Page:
Most of us have someone in our lives, someone who changed us. We can see it. We can see that person in who we are—who we have become. I have been fortunate to have several of these people in my life. Most of them were characters, and I am grateful for what God has done in me through them.
It was fall, 1974. The Jesus Movement has taken root on the west coast and moved across the country. A movement known for emotional intensity and a radically contemporary take on Christianity. The people formed by this movement were not particularly respected—in fact, they were called “freaks”. “Jesus Freaks”. And when used by traditional Christians, that wasn’t a complement. Imagine the frustration of those traditional Christians in institutions like Bible Colleges, inundated by Jesus Freaks who questioned everything and frankly, we weren’t known for our maturity or understanding of scripture.
One of the most intense of those “traditional” Christian professors gloried in single-handedly getting rid of half the freshman class every fall (quoting him). Everyone was amazed at his intensity and what seemed to be, for lack of a better way of explaining it, ferocity. He delighted in challenging assumptions and catching unsuspecting students in their assumptions and illogical emotionalism.
I wasn’t having it. I complained about his uncaring arguments and the fact that he flatly contradicted what other professors—including the President of the Bible College—taught. I will never forget the response. “Randy, he isn’t here to teach you. He is here to teach you how to learn. Let him teach you that.”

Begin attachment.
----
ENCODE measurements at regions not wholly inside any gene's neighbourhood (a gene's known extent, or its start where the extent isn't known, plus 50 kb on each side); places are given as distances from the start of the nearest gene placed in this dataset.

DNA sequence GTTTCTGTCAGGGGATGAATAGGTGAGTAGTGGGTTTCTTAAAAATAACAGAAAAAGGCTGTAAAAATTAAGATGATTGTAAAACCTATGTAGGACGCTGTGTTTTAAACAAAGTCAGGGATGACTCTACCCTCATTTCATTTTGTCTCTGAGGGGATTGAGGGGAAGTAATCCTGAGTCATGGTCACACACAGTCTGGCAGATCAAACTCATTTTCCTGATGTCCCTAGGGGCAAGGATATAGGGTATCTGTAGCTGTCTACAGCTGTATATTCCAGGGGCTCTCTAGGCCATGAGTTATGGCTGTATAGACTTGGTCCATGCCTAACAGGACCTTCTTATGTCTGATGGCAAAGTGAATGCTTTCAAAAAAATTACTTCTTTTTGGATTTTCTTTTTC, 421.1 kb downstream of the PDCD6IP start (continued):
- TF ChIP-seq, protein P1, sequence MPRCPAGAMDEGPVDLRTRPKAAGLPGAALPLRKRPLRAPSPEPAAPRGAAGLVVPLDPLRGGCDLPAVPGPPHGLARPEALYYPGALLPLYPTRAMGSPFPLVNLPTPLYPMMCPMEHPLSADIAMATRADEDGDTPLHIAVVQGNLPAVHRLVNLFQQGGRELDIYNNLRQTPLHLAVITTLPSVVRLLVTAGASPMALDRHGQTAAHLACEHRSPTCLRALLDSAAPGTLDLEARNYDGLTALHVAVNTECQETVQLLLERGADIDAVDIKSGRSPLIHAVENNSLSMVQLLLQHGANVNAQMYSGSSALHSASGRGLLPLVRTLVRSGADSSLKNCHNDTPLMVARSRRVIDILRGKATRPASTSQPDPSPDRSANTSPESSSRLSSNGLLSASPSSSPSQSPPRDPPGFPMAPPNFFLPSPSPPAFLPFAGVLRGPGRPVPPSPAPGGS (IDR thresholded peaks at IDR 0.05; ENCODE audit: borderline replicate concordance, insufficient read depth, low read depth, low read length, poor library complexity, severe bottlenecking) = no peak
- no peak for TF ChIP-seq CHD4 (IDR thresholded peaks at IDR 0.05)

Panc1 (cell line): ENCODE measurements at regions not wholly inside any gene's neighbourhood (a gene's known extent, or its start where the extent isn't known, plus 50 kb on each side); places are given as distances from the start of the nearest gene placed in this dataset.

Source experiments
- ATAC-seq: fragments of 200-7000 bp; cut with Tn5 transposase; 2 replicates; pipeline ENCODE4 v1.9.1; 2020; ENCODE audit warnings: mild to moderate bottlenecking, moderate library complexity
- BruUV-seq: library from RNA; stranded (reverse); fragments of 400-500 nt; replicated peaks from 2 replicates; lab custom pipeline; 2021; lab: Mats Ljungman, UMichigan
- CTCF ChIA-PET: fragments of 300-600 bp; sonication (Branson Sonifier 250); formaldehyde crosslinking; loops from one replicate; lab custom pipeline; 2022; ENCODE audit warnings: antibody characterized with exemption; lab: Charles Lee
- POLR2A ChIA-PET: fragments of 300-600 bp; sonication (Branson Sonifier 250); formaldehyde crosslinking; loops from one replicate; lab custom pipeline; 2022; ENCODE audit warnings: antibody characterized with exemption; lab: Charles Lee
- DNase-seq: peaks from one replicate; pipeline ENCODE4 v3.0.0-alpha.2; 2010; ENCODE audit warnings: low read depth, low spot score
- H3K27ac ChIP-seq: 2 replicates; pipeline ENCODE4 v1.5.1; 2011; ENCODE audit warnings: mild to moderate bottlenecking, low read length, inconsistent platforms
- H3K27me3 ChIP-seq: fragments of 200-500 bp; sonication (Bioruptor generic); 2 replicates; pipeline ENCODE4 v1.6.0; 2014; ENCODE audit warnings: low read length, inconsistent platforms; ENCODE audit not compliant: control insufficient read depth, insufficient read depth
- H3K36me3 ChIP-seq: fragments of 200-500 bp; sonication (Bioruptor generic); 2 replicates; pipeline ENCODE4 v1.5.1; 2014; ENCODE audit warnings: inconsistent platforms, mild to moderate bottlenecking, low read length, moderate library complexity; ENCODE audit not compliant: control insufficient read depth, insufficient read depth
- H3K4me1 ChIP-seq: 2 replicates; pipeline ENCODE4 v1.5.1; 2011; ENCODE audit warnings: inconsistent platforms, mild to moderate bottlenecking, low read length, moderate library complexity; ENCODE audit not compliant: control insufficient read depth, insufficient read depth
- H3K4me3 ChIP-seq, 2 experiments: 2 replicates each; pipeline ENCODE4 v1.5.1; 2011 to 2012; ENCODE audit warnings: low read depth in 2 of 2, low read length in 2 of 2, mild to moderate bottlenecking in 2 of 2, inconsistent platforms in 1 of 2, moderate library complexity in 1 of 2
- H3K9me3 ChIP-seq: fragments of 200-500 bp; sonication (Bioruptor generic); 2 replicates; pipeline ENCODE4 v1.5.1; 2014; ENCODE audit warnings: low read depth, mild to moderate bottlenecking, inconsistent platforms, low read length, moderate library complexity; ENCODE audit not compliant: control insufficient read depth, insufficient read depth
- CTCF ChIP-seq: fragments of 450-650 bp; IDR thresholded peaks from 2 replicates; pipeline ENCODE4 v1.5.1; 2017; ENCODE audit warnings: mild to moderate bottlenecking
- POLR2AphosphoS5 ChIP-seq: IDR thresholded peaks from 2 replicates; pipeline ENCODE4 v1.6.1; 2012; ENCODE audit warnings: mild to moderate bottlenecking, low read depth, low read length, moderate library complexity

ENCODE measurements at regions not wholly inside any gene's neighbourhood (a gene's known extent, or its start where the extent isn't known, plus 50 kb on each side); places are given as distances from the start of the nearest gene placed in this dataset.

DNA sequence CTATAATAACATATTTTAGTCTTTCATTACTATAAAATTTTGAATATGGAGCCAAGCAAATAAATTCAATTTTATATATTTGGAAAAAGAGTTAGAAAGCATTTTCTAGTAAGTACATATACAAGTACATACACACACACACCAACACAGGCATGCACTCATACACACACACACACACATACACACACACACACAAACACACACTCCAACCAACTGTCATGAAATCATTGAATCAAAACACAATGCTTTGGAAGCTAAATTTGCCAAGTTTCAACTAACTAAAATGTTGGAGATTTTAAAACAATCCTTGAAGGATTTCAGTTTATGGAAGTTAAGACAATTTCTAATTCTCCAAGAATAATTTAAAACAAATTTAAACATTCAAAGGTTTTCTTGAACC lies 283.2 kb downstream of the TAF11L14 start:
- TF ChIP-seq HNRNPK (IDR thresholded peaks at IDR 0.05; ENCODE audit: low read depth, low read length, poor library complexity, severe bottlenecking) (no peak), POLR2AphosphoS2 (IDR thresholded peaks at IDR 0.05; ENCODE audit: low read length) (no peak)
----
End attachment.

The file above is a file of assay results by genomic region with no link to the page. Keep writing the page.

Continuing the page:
Over the next four years I did just that. And as I did, I learned something about him. He was so passionate about scripture, and he understood the power of teaching—even false teaching. He was intent on doing whatever it took to make sure those in his class became students, and that when his students became teachers, they were able to faithfully pass on to others what God has given us in scripture. He wasn’t perfect in living it, and he was quite open about that. But we learned he cared passionately, not only about the Word, but about us.
It has been nearly 45 years. I survived his teaching and went on to attend five graduate schools, culminating in a doctorate in 1987. I have had the privilege of teaching every age group, every level of maturity, men, women, almost every ethnic and socio-economic group, American and many from other countries. I have taught in large groups and one on one. I have taught the curious who do not yet have faith and Doctoral students. And every time, he taught them through me. God used him so powerfully in my life and continues to do so. Every time I read. Every time I study. Every time I am in any way “teacher”, there he is in the background.
Dallas Meserve isn’t the only one who had this effect on me. But today I learned that Dallas is no longer stationed in this foreign land. He has been allowed to come home. I am not his Lord or his judge, but I have to believe he has heard the words I would give anything to hear—“You did well”. Congratulations Dallas. And Thank You.